Talking point: Suck it up
I’d not seen a good Europe scare story for a while, so I was delighted when I returned from a week away to see a news story that people were rushing to their nearest Comet to buy vacuum cleaners.
New legislation from the EU means that restrictions have been put on power ratings. As of 1 September, the maximum power rating is 1600 watts – this will be cut to 900 watts in three years time. The current average on the market at the moment is 1800 watts.
This was followed by an outcry, particularly because a particular brand of vacuum (the one with a smiley face on) some claimed would fall foul of the new restrictions – oh, and apparently, they are coming for our hairdryers next.
The reason for the cull on vacuums is to comply with new EU regulations on energy efficiency, one which the European Commission estimates will save 19 terawatt-hours per years by 2020, offsetting the equivalent electricity produced by more than four power plants.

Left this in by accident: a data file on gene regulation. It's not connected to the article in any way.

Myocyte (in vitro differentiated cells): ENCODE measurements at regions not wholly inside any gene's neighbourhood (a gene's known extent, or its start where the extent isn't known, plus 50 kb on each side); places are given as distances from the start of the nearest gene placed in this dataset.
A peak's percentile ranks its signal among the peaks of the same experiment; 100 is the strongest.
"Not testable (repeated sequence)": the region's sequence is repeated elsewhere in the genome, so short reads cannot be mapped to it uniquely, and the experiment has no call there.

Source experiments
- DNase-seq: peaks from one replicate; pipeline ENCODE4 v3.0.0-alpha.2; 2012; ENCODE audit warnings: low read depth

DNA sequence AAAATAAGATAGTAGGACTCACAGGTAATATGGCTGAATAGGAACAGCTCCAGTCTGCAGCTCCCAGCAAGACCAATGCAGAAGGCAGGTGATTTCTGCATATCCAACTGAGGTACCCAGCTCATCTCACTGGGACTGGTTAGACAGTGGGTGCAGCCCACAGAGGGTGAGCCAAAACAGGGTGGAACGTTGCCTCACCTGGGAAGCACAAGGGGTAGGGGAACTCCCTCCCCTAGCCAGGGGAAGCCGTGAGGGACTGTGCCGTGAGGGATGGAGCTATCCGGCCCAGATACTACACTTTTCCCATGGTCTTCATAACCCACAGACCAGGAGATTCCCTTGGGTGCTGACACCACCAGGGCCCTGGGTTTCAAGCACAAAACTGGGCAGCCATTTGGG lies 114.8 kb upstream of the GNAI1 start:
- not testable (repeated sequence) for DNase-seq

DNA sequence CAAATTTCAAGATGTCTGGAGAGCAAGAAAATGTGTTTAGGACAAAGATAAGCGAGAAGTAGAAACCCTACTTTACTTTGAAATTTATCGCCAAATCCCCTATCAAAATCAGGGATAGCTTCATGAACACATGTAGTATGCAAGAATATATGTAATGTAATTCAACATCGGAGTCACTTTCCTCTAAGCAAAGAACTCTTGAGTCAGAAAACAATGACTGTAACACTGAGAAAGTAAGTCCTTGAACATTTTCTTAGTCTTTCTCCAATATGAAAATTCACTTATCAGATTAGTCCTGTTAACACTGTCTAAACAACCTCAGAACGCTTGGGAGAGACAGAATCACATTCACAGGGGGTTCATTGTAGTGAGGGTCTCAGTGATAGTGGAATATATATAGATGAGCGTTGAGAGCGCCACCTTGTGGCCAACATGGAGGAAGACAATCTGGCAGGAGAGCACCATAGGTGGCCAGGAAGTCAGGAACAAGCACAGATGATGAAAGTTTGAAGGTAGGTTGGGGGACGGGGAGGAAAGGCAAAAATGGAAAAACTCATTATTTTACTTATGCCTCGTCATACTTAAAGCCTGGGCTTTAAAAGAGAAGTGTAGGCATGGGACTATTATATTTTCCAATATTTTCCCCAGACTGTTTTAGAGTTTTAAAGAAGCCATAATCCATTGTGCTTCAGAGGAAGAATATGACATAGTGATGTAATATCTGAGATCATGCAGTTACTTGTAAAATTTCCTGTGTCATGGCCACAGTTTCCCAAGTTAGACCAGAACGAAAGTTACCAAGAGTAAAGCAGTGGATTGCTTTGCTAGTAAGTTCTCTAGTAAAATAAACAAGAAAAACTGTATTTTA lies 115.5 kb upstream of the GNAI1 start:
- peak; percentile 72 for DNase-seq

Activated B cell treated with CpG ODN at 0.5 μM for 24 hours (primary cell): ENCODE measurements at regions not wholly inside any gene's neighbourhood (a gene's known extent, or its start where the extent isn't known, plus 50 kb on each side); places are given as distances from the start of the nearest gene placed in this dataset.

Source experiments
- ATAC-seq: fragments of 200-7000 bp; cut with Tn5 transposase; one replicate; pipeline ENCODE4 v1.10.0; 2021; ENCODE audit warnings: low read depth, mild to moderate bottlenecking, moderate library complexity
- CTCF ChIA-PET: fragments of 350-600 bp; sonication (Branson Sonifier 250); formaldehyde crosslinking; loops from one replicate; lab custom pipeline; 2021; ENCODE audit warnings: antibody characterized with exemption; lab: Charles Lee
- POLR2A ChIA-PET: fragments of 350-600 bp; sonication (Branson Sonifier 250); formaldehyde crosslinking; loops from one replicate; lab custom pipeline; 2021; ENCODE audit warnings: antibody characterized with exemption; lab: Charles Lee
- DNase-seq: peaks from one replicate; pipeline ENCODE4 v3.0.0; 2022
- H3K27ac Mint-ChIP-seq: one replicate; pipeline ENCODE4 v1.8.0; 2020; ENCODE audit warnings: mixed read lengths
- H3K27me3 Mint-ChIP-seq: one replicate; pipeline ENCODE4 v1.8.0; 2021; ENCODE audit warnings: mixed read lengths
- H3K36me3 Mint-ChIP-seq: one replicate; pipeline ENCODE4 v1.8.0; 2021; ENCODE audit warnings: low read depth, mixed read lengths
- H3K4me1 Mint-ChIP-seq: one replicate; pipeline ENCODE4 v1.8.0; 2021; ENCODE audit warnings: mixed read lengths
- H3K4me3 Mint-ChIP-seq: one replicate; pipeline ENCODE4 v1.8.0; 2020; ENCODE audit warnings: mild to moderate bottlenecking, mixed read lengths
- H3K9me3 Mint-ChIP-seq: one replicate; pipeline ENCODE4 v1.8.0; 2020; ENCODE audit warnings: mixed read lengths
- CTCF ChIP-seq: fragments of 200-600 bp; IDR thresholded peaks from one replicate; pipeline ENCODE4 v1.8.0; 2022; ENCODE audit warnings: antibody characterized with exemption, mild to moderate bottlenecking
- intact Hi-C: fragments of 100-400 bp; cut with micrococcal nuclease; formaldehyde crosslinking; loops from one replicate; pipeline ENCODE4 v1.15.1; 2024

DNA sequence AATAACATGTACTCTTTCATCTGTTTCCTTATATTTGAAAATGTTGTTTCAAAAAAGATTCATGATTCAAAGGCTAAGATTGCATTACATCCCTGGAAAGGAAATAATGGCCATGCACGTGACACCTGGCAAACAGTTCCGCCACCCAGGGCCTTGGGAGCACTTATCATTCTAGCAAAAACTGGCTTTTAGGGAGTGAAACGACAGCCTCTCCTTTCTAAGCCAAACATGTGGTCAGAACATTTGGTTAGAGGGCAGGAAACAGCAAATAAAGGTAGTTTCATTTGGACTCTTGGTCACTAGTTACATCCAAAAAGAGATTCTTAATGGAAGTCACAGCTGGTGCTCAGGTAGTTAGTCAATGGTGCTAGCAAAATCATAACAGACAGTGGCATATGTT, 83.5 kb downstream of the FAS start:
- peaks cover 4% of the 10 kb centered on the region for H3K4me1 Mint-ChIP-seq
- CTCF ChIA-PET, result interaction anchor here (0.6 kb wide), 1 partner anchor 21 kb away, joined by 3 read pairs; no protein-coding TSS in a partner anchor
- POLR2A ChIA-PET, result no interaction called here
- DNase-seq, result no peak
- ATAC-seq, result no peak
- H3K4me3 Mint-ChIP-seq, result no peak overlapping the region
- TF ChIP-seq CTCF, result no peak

In some ways the backlash was inevitable. It is now five years since the new regulations on the old tungsten light bulbs were brought in and yet there is a shop I know in Fife where a handwritten note still promises its customers it sells “illegal light bulbs”.
Which? warned that five of the seven models on its Best Buy list since January 2013 would need to be phased out because of the new regulations, but the EU has defended the rules and said it is not the power rating that makes the cleaner work well.
The bottom line though is that this is about a push far larger than Europe trying to control how we go about picking up dust at home.
While there is a target to de-carbonise electricity and promote renewable energy, it goes hand in hand with the need to ensure we cut needless electricity. The EC estimates that all the products with minimum efficiency requirements combined will deliver as much as a third of the EU’s energy-saving target for 2020 – that’s one third less electricity we need to worry about producing in the first place.
In reality, the power rating is just one of the restrictions on vacuums, which also includes noise levels, durability and performance – the net result being that just like the rules on new cars, we just end up with better performing vacuums.